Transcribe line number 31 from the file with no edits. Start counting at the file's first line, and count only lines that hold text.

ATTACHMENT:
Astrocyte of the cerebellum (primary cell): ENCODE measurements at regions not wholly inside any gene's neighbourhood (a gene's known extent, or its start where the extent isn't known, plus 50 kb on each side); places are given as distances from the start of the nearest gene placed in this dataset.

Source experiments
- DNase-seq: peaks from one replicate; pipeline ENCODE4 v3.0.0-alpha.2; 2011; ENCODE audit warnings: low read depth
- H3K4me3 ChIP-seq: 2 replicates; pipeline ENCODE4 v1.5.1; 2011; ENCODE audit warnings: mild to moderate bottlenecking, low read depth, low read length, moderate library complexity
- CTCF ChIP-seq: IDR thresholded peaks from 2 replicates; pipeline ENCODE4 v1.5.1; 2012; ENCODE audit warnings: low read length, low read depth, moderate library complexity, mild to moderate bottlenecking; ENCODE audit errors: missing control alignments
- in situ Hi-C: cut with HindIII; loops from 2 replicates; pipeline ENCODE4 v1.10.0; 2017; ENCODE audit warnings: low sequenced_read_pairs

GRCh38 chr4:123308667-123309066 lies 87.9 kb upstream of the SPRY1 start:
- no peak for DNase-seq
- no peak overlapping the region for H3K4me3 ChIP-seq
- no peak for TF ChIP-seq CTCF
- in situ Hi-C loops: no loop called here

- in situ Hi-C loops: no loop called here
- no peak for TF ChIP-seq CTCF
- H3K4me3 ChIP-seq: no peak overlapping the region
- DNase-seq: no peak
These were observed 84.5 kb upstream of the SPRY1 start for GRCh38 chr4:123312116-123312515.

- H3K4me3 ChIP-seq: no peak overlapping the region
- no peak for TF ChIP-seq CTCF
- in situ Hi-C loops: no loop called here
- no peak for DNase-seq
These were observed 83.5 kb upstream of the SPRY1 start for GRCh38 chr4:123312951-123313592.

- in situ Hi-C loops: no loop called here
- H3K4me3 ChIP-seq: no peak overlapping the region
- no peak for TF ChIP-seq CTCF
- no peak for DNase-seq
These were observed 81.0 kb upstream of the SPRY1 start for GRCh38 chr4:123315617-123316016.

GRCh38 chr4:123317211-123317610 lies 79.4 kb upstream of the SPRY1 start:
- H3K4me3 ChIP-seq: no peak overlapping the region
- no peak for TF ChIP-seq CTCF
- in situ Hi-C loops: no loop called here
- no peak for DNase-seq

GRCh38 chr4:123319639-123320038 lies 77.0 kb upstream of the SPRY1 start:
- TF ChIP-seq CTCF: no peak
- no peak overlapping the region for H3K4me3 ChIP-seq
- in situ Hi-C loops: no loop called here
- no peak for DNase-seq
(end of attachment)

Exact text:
- no peak for DNase-seq